No, it's not January 1 when we typically consider time’s passage. It's July already. However, I recently celebrated another birthday and for some reason have found myself somewhat wistful about the past.

 

On my birthday, I missed my parents something awful. It was the first birthday I truly celebrated without my mother. Not that our family went nuts over each other's special day (we didn't), but this year I knew I couldn't pick up the phone and call her and say, "Thanks for the gift of life, Mom!" as I used to do. She always got a kick out of my calling her to wish her a big thank you on my birthday.

 

I was her first child. As all firstborns do, I was the one who forever changed her life in ways she never could have imagined. As an older adult, she once confessed her only regret was that she didn’t attend college. Instead, she married and raised six children out on a farm. I still don't know whether to feel guilty or grateful. She always claimed we were the center of her universe and that she never would have traded us for anything. Even in her confused state, all she wanted after our father died was to go back to Ohio from their Florida retirement residence so she could be home and see her children. Note that she didn't ask to come to Kansas to be with her firstborn. I chuckle.

 

I then considered my own children who have long been grown and gone from home.

 

Memories of our togetherness and the times when I happily knew nearly every detail of their sweet little lives seemed only to reinforce the deep chasm of our necessary adult separation. I felt exquisite pain in missing my little children. Looking into the rear-view mirror, I realized how fast my days with them vaporized. Where did my babies go? Another birthday, another reflection of time's odd enigma. Time is sometimes cruel.

 

Then there's the recent insatiable desire for us to celebrate the 50th anniversary of Apollo 11. Could it really be 50 years? Good grief! I watched the events from the living room floor with Dad, Mom and my five little brothers and sisters crowded around the TV.

 

Neil Armstrong hailed from my home state of Ohio and so it was even more meaningful to us. We were enthralled. We were proud of our country that had captivated the world by meeting President Kennedy's audacious 1961 goal of reaching and returning safely from the moon before the end of the decade. America did it and honestly, it seems like yesterday. Time is a trickster.

 

Since my last birthday, my dear husband has had a rough year. He's been faced with increasing health challenges. In early April, he simply collapsed when standing by my side as we viewed the Wichita Art Museum's Georgia O'Keefe exhibit.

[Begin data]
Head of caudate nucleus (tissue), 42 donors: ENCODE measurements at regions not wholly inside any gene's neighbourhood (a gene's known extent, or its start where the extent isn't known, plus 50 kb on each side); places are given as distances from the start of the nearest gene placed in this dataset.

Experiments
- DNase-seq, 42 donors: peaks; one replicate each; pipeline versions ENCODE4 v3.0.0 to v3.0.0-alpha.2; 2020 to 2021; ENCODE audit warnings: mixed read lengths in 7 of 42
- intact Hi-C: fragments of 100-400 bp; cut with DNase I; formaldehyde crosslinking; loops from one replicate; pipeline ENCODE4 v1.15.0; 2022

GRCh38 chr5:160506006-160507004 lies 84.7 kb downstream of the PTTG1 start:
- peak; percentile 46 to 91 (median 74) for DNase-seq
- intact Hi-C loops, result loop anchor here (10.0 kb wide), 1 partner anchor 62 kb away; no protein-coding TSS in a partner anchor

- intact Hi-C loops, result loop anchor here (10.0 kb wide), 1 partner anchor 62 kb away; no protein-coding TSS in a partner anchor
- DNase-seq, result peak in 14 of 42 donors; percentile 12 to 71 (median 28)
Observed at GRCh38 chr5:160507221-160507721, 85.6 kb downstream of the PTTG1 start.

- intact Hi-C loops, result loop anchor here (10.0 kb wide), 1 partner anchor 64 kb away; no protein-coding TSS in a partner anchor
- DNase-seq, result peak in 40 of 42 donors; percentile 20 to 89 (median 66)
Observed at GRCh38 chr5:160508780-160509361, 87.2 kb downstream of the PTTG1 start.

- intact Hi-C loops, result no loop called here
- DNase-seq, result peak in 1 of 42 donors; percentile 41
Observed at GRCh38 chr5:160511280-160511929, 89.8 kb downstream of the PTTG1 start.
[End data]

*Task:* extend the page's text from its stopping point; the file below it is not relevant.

He was badly injured, but the diagnosis finally came with the trauma center's head CT scan. The second night of his hospitalization I went home to sleep, shower and change clothes. Climbing into an empty bed, I wondered whether our lives had entered a point of no return.

 

I've been through several serious health scares with him over the years and am now convinced he is part-cat… living nine lives. I hope his recent surgery will make the difference. According to the neurosurgeon, he should improve over the next 6-12 months. I can evaluate his recovery at my next birthday in 2020. It feels good to look ahead. Time is an encourager.

 

My sister once told me as we had lunch at a Wichita restaurant before her flight home, "Don't be sad. The next time you eat lunch here, sit in that same chair and remember that only time separates us."

 

I've looked up the origin of that statement, but can't find it. I honestly don't know if she really thought it up or if she remembered it from another context and simply re-cycled it. It’s a haunting quote and one that we often recite to each other when we're separated by distance, but not time.

 

In thinking about my dear late parents, my little children, Apollo 11, and the life my husband and I used to have, I keep in mind that time is the only thing truly separating us. Time is a mysterious marvel.

 

I’m grateful for today and eager to face it, whatever it may bring. But I promise myself to remember Auld Lang Syne for all its riches even in the middle of July and even while eyeing tomorrow.

 

— Val Gleason is president and CEO of Newton Medical Center.